POST W.W.II (1945-1953)

As the war ended, the Americans stumbled on to the post. Because the facilities were already designed for interrogations and intelligence gathering it was decided to continue using the post for intelligence gathering and interrogations. (Silver) The post was originally, unofficially, known as Camp Sibert. General Edwin Sibert was the Senior Intelligence Officer for the US zone (Gajdosch). Department of Defense Records indicate that several Mobile Field Interrogation Units moved into the post to serve at the Army and group levels. On September 19, 1946, (General order 264) officially named the Intelligence Center located in Oberursel as "Camp King." The post was named after Colonel Charles B. King, Infantry. Colonel King was an intelligence officer who died in Normandy. On June 22, 1944, Colonel King was accompanying a patrol bringing back prisoners when he was killed. (Pruitt)



During World War II a unit known as the 6824 DICMIS (Detailed Interrogation Center-Military Intelligence Service) was activated. The unit began its history as a British unit in 1942. As the war ended the unit was assigned to Camp King along with several MFIU’s (Mobile Filed Interrogation Unit). The MFIU’s combined with the 6824 DICMIS to form the USFETMISC (United States Forces European Theater Military Intelligence Service Center also known as the European Command Intelligence Center) also known as the 7077th USAEUR Intelligence Center which was located on the post. Its mission was to exploit high level sources of interest to the United States. It appears that the center was used to interrogate and assess displaced persons.  (Spratt and Silver)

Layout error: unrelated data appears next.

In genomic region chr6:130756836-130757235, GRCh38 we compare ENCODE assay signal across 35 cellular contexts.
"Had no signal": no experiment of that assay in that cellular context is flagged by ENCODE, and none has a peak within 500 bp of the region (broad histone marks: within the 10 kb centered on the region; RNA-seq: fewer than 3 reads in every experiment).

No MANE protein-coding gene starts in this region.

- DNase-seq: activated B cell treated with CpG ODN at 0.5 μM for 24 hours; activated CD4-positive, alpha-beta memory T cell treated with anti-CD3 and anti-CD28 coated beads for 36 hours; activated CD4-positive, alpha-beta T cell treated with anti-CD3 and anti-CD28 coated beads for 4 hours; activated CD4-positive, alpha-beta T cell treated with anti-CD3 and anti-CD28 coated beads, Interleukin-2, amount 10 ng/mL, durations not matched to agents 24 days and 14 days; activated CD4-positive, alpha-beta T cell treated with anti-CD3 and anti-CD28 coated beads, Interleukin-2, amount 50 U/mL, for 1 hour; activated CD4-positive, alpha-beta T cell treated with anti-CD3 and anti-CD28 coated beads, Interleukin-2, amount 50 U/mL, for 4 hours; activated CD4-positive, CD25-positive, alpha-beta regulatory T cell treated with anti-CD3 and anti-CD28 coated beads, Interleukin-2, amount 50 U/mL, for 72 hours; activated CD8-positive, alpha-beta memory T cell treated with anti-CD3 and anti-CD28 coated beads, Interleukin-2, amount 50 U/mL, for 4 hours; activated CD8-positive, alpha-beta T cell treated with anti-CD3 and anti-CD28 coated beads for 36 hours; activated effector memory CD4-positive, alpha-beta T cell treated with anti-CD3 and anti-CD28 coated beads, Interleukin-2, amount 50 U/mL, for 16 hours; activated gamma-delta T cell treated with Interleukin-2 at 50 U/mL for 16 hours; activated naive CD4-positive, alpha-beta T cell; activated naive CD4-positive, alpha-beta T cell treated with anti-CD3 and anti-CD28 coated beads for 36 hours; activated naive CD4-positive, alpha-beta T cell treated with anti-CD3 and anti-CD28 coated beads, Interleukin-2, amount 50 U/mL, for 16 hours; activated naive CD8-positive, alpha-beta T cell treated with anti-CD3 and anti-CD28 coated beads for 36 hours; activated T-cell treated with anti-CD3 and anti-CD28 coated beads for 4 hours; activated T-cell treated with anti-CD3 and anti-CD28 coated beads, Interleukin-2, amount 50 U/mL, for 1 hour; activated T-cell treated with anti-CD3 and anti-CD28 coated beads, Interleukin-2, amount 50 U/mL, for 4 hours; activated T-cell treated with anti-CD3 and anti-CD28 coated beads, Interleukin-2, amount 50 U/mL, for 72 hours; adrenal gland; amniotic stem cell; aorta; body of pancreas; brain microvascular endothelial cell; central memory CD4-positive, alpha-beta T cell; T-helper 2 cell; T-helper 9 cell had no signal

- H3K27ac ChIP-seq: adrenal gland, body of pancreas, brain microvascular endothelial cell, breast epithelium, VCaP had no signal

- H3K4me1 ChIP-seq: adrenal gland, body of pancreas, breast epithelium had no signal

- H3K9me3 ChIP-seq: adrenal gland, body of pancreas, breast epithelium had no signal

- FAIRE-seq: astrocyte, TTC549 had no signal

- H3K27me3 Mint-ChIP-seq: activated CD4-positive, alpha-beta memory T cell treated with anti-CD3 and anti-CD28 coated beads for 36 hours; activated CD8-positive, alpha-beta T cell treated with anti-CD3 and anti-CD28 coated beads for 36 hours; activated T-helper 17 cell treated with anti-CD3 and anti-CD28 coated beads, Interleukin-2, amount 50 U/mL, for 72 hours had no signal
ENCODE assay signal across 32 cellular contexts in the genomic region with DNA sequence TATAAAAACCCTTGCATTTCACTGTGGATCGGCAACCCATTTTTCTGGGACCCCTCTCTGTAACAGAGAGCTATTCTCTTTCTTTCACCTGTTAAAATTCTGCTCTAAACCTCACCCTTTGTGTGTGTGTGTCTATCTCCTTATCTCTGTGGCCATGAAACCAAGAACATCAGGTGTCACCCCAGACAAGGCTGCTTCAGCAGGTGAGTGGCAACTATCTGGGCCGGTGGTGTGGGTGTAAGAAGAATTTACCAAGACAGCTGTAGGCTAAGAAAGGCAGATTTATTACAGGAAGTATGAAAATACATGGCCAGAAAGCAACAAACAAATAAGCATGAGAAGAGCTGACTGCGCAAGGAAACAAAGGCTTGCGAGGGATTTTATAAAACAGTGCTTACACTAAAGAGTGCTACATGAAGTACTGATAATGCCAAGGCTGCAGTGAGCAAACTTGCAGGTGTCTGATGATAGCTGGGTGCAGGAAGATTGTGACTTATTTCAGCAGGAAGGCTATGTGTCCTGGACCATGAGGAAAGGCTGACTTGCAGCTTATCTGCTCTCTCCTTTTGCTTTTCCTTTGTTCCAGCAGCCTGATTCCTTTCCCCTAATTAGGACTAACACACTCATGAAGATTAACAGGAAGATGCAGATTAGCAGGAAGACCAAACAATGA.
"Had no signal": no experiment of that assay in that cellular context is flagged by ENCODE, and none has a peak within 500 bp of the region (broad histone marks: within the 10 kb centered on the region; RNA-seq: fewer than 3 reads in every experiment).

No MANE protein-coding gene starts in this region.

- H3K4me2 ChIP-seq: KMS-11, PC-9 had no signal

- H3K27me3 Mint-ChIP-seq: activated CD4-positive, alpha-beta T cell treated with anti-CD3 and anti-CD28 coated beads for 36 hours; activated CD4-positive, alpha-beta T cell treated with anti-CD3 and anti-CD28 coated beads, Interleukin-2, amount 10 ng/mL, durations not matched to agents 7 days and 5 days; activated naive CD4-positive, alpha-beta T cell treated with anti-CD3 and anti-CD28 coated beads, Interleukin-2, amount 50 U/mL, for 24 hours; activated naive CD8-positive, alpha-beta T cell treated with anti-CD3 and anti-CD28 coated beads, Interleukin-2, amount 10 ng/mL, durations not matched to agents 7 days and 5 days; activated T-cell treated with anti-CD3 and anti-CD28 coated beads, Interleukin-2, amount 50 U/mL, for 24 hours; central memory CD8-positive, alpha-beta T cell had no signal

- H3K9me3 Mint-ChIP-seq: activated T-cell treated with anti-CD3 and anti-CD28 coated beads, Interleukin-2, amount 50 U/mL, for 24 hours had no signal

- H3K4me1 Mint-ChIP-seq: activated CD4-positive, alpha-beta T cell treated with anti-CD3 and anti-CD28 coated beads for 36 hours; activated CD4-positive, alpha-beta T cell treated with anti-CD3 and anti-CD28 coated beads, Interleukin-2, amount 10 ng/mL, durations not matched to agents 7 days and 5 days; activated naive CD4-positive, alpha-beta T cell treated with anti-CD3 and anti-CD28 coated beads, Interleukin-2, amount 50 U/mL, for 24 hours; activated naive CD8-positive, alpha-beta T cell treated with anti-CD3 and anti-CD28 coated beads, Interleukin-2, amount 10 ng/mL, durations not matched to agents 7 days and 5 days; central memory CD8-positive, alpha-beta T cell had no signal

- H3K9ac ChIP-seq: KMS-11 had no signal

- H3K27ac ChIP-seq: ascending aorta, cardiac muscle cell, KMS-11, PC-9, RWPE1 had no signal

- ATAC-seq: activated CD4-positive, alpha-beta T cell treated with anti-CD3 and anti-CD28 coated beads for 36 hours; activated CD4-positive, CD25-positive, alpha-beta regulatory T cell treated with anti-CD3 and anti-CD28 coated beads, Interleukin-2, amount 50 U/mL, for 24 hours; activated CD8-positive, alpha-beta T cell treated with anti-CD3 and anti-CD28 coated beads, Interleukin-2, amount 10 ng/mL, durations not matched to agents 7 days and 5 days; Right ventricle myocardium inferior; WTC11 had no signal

The unit had 2 sections which were delineated as intelligence and counter intelligence. There were approximately 40 trained interrogation specialist assigned to the post. Most of these interrogation specialist emigrated to the United States during or prior to the war mainly from Nazi Germany. Initially all interrogators were trained at Camp Ritchie Maryland. Most had served in an IPW (Interrogation of Prisoners of War) during World Wart II. They were fluent in many languages.  (Silver)

General Order 205(August 25, 1945), established the United States Forces, European Theater, Military Intelligence Service Center, effective August 1, 1945. Although the post is not named it is referred to as being in the Frankfurt area. It was organized under the Assistant Chief of Staff Intelligence (G-2) Headquarters US Forces, European Theater. The first commander was also assigned, Colonel William R. Philip (Field Artillery). The duties as defined in section 2 of the above order, include:

a. Final detailed interrogation of selected 

b. Photo interpretation and terrain study in the US Zone of occupation

c. Evaluation of Documents in the US Zone of Occupation.

d. Administration of Counter Intelligence Corps, US Forces, European Theater.

e. Supervision of training if Military Intelligence Service personnel, US Forces European Theater.